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Monthly Archives: October 2013

Greetings, Bearers!

In light of this being Halloween, I’m offering a discount good from now until November 8th for my short story collection Alternate Endings.  When you go to Smashwords to purchase my collection, enter the coupon CW95E and get fifty percent off!  Enjoy short stories of wonder and horror after your trick-or-treating is finished tonight!

I’ll be back in a couple of days with another update!  Be patient, my dear Readers! 😀

See you in the Vein!

J. Dean

Greetings, Bearers!

I wanted to take a break from writing for the purpose of sharing a few thoughts with you concerning two different approaches to writing, something about which I’ve always wanted to throw in my two cents, and is being spurred on by the school calendar event commonly known by all educators in Michigan (and dreaded by them as well, for good reason) as the MEAP, which involves writing tests among other things (Not something I like to talk about myself, but feel free to shoot a message to me some time and I’ll give you all the gory details).

Generally speaking, writers can be broken down into two different groups: minimalists, and maximumists (Yes, that’s a made-up word, but you’ll get the idea as we go along).  The minimalist believes in doing more with less, taking the approach that fewer words should be used in the formation of thoughts.  The reasoning for this is that excessive wording 1.) bogs down the reader, and 2.) can actually strip the reader of the freedom of imagination (i.e., that the reader’s mental image is too hemmed in by an overabundance of detail).  They prefer stripped down versions of text, believing them to be more effective in delivery.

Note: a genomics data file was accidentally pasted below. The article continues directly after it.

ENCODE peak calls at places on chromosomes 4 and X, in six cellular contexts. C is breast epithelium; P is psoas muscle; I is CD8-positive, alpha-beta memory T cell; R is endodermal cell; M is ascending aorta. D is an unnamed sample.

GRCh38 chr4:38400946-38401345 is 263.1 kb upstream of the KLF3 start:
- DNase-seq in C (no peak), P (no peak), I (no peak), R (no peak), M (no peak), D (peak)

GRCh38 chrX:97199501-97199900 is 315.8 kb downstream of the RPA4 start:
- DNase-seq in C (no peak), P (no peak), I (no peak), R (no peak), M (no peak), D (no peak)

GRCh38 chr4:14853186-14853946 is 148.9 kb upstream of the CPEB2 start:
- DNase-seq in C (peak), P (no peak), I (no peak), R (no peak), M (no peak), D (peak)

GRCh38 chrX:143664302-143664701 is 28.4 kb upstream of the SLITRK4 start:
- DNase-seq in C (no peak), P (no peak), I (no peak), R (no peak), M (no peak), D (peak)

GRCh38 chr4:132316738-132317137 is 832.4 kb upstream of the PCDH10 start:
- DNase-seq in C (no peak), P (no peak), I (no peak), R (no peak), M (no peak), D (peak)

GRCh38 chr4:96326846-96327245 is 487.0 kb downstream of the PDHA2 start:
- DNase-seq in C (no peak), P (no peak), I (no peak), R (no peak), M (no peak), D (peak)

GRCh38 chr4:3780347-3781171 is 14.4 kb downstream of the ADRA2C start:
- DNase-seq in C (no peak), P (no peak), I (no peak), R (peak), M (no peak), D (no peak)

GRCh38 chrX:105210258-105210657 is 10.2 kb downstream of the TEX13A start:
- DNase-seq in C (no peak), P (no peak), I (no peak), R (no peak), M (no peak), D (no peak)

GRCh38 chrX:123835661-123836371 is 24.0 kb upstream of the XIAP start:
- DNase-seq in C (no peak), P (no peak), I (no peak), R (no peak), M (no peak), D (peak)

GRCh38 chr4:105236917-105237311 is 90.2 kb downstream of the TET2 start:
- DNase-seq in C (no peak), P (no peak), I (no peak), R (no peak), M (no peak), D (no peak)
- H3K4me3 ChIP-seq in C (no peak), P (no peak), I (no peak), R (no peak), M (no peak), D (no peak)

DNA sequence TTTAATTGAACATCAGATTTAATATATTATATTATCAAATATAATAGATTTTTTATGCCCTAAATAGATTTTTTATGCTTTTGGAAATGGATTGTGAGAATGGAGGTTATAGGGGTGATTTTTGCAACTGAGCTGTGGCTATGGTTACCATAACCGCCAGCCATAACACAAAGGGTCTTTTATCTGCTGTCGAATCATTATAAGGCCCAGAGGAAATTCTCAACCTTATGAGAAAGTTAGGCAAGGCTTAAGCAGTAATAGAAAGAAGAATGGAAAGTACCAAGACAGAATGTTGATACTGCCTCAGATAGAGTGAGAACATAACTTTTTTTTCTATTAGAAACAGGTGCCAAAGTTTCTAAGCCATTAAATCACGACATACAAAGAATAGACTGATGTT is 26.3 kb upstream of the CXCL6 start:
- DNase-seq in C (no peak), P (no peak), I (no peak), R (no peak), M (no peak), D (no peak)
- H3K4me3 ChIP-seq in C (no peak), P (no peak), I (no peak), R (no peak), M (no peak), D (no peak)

By contrast, the maximumist believes that “more is more.”  The maximumist believes that the reader deserves to be free access to every nook and cranny of the writer’s imagination, and as a result will put down as much as possible in order for the reader to capture the exact sentiment or description meant to be understood.  The maximumist, while acknowledging that there is a point where excessive wordiness and “gobbledygook” can hinder the reader, nevertheless puts as much detail into his work as possible in order to present a completed work to the reader, much in the same way that an artist details his painting with as much painstaking intricacy as possible so as to bring his portrait to life.

And as with all other things in life, debate rages on in the writing community as to which approach is more suitable for the writer to take, without any sign of a consensus arriving anytime soon.    As many times as you can see somebody championing the style of a minimalist like Hemingway, you’ll have an opposing voice given in praise of the verbose Faulkner  (and if you are not familiar with the works of either one, pick up something from both authors, and you’ll see what I mean right away).  That there is such a divergence on this issue makes for some interesting conversations among authors as to why they do or don’t prefer one side over the other.